The Arts and Crafts Movement that first emerged in England in the 1880s took on a distinctive character in Ireland, where its aesthetic and social ideals coalesced around the drive to forge a new national identity. Through association with William Morris and his daughter May, the Yeats family participated in the movement in England and then as it evolved in Ireland. Taking inspiration from Morris’s Kelmscott Press, the Yeats sisters were founders of the Dun Emer and later Cuala Press, both of which produced finely printed hand-bound books. Cuala Industries, the umbrella organization, also produced textiles and paintings. Other craft and industrial societies were established in Ireland under the movement’s aegis to promote needlework and lace-making, metalwork and stained glass, and other applied arts.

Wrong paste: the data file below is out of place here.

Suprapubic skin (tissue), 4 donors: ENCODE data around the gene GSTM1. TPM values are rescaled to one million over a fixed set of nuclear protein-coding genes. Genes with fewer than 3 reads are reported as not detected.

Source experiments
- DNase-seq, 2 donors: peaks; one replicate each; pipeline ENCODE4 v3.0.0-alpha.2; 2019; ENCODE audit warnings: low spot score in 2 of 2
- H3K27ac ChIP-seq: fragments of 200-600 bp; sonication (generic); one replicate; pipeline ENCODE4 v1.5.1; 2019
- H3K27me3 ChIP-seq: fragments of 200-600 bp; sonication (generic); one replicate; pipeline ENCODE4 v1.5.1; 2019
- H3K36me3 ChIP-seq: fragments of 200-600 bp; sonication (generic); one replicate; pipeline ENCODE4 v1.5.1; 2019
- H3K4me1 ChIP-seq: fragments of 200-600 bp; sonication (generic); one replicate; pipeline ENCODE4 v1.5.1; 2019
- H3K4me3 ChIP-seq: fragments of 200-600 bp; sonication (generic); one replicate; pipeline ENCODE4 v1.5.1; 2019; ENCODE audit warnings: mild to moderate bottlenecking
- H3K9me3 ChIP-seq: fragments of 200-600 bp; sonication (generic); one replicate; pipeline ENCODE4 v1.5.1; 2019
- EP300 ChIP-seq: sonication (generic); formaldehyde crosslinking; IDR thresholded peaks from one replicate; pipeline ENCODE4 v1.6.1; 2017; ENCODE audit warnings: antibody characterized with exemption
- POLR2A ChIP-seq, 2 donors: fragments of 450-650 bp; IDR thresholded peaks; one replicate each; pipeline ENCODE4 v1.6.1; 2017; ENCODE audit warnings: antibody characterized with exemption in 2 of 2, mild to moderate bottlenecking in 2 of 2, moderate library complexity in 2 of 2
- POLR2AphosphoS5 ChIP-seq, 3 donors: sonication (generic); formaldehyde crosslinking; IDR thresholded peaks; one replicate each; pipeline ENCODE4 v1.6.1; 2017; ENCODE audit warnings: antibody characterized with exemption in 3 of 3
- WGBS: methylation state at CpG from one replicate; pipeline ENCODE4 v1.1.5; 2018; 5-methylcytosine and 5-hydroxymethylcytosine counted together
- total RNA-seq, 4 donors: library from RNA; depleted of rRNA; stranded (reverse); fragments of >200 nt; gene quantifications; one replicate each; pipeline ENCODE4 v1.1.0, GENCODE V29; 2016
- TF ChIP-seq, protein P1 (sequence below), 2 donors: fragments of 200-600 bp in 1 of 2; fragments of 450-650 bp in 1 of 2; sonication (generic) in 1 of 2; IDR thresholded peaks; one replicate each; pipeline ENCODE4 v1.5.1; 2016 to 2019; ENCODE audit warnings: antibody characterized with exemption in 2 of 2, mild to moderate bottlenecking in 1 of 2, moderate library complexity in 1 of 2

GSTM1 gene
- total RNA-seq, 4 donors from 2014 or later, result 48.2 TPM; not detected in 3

This Burns Library exhibition complements and runs concurrently with Boston College’s McMullen Museum spring exhibition, "The Arts and Crafts Movement: Making It Irish," which will feature a number of items from Burns Library collections, including several recent acquisitions. A complete catalogue may be ordered from the University of Chicago Press.
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